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Advent 4, December 19, 2010

Advent 4 Year A RCL December 19, 2010

Isaiah 7: 10-16
Psalm 80: 1-7; 16-18
Romans 1: 1-7
Matthew 1: 18-25

In Our first lesson today, King Ahaz of Judah is in a terrible political bind. The northern kingdom of Israel has united with Syria against the powerful and ruthless Assyrian Empire and they are threatening Ahaz with destruction unless he joins them. Isaiah, speaking as the prophet of God, is telling Ahaz to rely on God for help and stay neutral in this conflict. The suggestion here is to trust in God and do nothing to try to fix the situation. A difficult thing to do.

Ahaz does not want to listen to Isaiah or to God. He has his own ideas. His motto is, “I have made up my mind. Please don’t confuse me with the facts.” Isaiah offers as proof of God’s care and involvement the promise that a young woman will bear a child who will be named Immanuel, God with us. As Christians we associate this promise with the birth of Jesus. Incidentally, Ahaz ignored Isaiah, slipped out of taking any advice from God by saying he did not want to put God to the test, made an alliance with Assyria, and was eventually defeated by that empire. How difficult it is for us to listen to God at times. How challenging it is do to nothing, to just pray, to simply pay attention, wait, and be alert for God’s word and presence and guidance.

We are very close to Christmas now, and the gospel is telling us about the birth of Jesus from Joseph’s point of view. He and Mary are betrothed, engaged. In those days, this was the equivalent of being married. When Joseph hears that Mary is going to have a baby, imagine how he feels. What can he think but that she has broken her vows to him, that she has been unfaithful? What a shock. Joseph knows Mary very well. We know Mary very well, and we know that she is not someone who takes commitments lightly. She gave birth to Jesus, she raised him, she followed and supported him, and, when many of his followers ran away, she and a few others stood at the foot of the cross. So, knowing all this, we know that Joseph must have been hurt and filled with disbelief. This is not like Mary. Yet she is pregnant. Something must be done. He is a good and decent man. He decides to divorce her quietly. No scandal. No publicity.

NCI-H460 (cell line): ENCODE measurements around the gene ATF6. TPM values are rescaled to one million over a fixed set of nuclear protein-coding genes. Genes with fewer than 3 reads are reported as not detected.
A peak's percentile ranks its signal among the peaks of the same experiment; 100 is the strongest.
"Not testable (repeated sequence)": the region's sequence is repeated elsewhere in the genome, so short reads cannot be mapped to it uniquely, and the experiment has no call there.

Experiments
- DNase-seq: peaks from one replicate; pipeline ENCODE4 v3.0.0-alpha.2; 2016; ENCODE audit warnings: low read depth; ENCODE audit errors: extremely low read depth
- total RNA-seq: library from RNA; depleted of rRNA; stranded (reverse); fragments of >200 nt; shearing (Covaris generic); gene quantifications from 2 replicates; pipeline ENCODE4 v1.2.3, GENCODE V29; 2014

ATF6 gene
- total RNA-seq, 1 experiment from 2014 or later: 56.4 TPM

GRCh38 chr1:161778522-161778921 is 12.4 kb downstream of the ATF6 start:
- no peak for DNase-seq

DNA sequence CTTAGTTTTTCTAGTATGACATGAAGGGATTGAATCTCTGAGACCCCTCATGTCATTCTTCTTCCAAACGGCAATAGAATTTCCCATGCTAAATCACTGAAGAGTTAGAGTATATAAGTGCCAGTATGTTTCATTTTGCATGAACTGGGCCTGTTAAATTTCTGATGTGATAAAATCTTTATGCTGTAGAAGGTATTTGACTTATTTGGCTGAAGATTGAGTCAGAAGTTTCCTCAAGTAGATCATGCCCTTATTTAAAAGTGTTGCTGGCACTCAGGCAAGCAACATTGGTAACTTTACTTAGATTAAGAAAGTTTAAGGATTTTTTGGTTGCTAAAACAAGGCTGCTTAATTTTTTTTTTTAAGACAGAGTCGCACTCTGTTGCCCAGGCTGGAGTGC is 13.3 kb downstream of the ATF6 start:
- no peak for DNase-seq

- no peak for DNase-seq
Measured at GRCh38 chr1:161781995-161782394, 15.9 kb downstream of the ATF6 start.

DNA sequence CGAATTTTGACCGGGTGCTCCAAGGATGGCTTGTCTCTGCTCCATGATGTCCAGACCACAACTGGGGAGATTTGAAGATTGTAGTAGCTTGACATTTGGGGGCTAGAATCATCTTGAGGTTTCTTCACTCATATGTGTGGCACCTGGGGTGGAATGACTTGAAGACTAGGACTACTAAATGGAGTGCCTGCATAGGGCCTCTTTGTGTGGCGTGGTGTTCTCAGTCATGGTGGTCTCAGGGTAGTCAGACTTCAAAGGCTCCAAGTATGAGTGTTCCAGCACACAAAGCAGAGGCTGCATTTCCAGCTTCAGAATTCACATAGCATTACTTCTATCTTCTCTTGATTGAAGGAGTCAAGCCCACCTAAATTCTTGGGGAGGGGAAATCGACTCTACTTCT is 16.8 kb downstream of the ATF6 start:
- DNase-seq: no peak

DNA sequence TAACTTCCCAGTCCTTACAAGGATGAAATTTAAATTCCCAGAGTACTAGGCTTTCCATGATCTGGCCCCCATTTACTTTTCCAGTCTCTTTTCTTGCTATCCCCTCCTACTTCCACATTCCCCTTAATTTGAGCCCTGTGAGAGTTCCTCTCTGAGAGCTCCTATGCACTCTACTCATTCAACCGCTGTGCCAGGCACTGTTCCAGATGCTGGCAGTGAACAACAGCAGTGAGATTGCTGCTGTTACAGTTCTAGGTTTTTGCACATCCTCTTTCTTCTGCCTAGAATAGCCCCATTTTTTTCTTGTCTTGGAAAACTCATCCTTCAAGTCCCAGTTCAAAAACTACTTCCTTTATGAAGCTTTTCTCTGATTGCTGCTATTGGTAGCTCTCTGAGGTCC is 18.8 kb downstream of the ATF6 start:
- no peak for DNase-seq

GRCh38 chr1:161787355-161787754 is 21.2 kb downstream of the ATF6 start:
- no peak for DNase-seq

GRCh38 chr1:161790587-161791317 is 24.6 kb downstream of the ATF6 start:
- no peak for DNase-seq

But now Joseph has a dream. In the Bible God often speaks to people in dreams. The angel tells Joseph that this baby is the son of God. Joseph is a very different man from someone like Ahaz. Joseph is a deeply spiritual person open to God. Later on, he will have another dream, which will save their lives and ours, the dream that tells him to take Jesus and Mary and flee to Egypt. Joseph, like Mary, is an extremely courageous human being who totally trusts in God and follows God’s direction without question. So Joseph and Mary are married.

Immanuel, God with us. This is the name of this baby who is to be born. God is always with us. Do we, like Ahaz, put our own agenda ahead of God’s guidance? Do we say, “Thanks, God, but I think I can do this myself. I’ll call you when I need you.” We seem to have an innate tendency to want to take everything into our own hands. We sometimes fail to realize how limited our vision is in comparison with God’s vision. Ahaz is a clear example of that tendency.

Can we be like Joseph, always listening for God’s guidance? What an excellent example he is. His whole life is falling apart. The person he trusts the most in the whole world has, it seems, betrayed him. He is desolate, beside himself. Embarrassed, humiliated. An angel of the Lord tells him want is really going on. It is not as it appears at all. On the human level, there is only one explanation. But on God’s level things are very different. What if Joseph had not been able to believe? What if Joseph had not had so much faith? What if Joseph had not been a man of prayer, open to God’s presence? What if Joseph had been like Ahaz?

Can we move our attention from the human level to the divine level? Can we listen for God? Can we give up our agendas and see what God has to say? Can we quiet down? Can we look up at the night sky as the shepherds did and listen for the immensity of God’s love and good tidings? Can we dare to hope?

Gracious God, open the eyes of our faith and the inns of our hearts so that, when he comes, we nay have a place prepared for him. Amen.

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